“They are a prime example of evolution in action. They’ve developed a resistance to the acute toxicity,” Vogelbein said. “It’s fascinating from a scientific standpoint.”
It was also a red flag. As Unger pointed out, “If we’re exposing and changing the genetic composition of a population … who’s to know what else is happening to the ecological environment where these high-contamination events are taking place that we aren’t aware of?”
Since cleanup efforts began, the researchers have seen cancer prevalence among mummichog decline, particularly in recent years. Up at Money Point (where a different approach to remediation has been taken), Elizabeth River Project Deputy Director Joe Rieger reported that the prevalence of cancerous and pre-cancerous lesions among mummichog has dropped, and the number of species observed in the waters has risen from 4 to 26.
“We have otters at the site now,” Rieger marveled.
In an odd twist, however, cancer prevalence rates among mummichog have proven difficult to test in the waters off the Atlantic Wood site — because much of this area no longer exists.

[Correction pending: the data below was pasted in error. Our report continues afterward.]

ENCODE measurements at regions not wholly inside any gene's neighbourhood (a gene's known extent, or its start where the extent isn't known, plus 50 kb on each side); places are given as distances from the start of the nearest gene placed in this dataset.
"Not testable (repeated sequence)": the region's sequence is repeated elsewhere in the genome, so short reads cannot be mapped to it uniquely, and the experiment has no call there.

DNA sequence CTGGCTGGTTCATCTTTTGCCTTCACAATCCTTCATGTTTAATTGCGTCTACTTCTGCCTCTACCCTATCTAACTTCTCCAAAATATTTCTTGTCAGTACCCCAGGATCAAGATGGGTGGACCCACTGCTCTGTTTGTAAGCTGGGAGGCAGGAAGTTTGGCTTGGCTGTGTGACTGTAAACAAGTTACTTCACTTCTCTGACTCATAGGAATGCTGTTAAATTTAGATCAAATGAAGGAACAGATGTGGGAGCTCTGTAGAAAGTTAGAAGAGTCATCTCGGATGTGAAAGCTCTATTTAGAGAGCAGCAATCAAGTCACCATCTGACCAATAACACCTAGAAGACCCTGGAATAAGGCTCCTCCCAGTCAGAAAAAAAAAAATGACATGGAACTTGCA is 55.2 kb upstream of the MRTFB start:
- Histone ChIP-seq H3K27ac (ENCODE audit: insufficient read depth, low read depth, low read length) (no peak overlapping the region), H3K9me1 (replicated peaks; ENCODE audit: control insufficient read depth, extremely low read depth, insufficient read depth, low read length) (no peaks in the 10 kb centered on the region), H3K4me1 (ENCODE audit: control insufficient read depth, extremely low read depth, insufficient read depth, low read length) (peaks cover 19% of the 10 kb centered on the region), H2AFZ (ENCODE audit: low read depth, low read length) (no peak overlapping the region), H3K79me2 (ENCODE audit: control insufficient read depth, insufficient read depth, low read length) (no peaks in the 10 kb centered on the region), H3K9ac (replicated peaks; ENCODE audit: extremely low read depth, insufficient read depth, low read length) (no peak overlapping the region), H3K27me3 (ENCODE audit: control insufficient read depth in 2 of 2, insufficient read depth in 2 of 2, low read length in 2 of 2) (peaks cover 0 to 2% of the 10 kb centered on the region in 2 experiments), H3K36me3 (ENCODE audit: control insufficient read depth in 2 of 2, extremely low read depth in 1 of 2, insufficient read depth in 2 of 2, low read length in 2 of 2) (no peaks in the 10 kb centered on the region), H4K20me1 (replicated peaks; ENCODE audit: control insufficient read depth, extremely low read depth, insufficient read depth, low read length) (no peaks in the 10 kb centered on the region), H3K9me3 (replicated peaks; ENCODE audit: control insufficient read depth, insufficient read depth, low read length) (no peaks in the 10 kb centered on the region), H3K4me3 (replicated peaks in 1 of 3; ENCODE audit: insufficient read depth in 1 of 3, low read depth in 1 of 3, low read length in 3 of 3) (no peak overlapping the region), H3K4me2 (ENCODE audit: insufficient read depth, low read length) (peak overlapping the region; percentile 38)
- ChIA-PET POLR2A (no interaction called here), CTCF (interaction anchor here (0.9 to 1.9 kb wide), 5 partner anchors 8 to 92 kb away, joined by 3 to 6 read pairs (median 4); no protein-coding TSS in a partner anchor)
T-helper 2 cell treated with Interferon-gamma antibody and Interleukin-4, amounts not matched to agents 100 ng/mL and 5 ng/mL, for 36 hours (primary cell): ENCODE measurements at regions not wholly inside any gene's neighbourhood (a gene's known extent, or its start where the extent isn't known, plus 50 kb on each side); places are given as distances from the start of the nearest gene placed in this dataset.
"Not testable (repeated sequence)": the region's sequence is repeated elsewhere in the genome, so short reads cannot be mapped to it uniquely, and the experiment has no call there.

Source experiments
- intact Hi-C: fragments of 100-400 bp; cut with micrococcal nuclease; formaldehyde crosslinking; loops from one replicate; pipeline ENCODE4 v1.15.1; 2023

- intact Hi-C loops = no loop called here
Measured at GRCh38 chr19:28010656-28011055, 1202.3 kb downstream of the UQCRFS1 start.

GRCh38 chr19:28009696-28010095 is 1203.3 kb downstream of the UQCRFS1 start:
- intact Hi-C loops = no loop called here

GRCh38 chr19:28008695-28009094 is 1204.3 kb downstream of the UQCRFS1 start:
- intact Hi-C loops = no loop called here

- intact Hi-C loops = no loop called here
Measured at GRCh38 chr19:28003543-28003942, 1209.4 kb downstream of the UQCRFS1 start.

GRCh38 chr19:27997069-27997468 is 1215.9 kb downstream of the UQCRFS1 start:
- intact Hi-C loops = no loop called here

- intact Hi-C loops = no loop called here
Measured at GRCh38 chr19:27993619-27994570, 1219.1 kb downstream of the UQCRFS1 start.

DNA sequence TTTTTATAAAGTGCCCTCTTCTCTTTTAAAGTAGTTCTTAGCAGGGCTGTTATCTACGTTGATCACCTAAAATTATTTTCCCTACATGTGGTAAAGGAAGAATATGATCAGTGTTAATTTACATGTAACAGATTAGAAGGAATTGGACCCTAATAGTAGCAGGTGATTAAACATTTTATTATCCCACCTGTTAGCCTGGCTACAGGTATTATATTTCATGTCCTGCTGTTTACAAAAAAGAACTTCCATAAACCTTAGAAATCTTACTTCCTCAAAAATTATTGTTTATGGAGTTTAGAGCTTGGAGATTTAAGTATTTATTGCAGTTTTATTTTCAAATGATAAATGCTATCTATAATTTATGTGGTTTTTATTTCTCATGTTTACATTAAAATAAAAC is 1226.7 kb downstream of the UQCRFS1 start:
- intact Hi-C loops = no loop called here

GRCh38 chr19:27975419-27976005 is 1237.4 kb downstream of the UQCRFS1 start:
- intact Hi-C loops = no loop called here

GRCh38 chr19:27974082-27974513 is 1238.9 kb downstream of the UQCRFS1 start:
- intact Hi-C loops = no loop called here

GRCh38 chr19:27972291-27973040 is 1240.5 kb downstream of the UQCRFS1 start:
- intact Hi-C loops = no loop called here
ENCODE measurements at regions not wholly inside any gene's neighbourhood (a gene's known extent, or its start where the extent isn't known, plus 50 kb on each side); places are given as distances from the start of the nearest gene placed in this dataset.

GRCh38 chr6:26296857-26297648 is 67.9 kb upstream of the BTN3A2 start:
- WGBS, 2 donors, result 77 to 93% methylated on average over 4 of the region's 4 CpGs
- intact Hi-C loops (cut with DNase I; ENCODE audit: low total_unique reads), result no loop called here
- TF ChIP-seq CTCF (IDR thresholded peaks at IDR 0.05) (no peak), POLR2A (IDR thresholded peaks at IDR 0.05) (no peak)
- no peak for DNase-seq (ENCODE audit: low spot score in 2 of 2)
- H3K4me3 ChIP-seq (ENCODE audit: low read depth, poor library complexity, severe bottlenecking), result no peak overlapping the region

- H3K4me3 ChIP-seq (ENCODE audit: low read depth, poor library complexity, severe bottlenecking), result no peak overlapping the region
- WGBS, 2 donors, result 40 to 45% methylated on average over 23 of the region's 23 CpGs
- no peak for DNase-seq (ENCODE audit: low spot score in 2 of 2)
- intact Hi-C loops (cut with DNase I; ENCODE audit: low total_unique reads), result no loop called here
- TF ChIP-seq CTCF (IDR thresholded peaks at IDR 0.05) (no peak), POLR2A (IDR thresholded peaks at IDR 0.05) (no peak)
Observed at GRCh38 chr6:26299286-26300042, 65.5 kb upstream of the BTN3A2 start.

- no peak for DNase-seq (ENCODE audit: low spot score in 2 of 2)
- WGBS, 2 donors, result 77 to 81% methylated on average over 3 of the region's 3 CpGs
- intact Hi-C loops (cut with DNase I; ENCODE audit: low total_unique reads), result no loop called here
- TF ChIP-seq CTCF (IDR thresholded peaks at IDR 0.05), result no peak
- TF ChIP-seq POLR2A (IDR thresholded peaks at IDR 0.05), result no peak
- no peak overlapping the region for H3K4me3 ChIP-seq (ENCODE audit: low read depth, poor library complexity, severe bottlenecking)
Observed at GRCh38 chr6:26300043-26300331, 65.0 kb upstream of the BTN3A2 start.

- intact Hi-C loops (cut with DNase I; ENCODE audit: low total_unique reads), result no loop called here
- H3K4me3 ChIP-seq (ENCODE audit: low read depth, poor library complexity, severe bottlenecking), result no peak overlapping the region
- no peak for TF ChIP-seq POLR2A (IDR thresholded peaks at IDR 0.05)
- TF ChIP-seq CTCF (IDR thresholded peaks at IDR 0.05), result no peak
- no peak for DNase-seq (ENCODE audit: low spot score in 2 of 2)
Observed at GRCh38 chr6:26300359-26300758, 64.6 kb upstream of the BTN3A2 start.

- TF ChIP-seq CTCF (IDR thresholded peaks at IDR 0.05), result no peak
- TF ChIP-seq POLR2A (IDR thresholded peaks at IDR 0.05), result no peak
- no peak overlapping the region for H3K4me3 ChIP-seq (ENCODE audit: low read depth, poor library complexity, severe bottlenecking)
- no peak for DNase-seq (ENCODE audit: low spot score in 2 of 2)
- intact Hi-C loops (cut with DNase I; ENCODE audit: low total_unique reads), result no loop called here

After years of study, the EPA determined that the best way to remediate the Atlantic Wood site was to build a sheet pile wall off the banks of the Elizabeth just east of the shore. Of the 360,000 cubic yards of sediment dredged from the waters as part of remediation, just less than half was placed behind a 12-foot-wide wall with an expected 100-year lifespan and capped in place. What had once been river was now land, and under the March settlement agreement, it belongs to the commonwealth.
The remaining contaminated sediments — about 200,000 cubic yards — are being systematically spread over the Atlantic Wood site and also capped in place with 12 inches of permeable stone topped with an additional 4-inch barrier to keep rainwater from infiltrating and allowing the contamination to seep back into the river.
“We looked at shipping this stuff offsite, but it would probably be two
to three times more expensive,” Sturgeon said.
The containment strategy might be cheaper, but it’s accompanied by its own complications. The biggest, Sturgeon said, “is that we have a manufacturing facility that we’re trying to clean up while they’re still producing product.” What that means is that as the EPA spreads and compacts the contaminated soils in one area, Atlantic Metrocast goes about its business elsewhere on the site. Once the EPA needs to focus on a new area, the concrete operation must up sticks and shift as well.